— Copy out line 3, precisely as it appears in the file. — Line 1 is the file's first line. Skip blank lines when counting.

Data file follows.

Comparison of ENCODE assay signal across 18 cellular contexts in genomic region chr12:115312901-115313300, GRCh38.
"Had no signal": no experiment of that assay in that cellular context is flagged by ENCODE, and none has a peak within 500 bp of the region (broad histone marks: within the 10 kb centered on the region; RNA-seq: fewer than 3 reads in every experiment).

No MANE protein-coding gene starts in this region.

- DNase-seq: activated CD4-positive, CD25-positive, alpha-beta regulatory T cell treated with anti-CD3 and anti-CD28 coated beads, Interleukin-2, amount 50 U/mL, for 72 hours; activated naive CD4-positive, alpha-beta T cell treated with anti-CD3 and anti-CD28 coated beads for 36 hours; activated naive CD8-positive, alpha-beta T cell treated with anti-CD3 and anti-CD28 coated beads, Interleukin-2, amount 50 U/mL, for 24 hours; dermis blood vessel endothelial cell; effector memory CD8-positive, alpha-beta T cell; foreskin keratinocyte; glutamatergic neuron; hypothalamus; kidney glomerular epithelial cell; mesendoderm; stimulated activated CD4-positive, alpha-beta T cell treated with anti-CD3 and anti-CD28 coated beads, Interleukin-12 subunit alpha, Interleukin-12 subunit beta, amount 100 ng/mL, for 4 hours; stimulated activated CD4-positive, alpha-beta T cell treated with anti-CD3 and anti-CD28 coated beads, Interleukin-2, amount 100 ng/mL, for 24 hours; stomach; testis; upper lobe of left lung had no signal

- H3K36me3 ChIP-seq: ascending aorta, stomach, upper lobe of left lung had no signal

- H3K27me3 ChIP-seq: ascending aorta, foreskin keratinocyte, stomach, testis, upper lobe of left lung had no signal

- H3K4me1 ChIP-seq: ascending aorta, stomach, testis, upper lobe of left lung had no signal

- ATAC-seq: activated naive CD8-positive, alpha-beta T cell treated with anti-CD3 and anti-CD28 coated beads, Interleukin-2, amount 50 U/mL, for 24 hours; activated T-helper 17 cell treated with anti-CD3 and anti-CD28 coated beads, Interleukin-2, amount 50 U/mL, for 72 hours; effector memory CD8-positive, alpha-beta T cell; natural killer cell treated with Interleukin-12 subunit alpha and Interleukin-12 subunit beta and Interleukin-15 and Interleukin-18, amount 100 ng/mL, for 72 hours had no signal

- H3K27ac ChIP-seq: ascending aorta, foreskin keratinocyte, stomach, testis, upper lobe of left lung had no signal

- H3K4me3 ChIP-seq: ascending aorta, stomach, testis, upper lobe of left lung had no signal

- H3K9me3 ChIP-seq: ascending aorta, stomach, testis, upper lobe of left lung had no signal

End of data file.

No MANE protein-coding gene starts in this region.